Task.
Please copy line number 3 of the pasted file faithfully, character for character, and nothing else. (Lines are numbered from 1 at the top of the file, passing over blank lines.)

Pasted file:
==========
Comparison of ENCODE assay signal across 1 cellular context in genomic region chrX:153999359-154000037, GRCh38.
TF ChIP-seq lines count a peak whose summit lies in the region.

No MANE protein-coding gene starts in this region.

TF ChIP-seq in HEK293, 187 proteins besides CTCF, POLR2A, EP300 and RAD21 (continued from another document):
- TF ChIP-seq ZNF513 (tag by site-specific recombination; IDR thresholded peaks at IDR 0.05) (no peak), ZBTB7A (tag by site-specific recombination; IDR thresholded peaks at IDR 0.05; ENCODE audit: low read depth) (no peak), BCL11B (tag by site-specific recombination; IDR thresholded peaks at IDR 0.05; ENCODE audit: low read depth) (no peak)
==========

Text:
No MANE protein-coding gene starts in this region.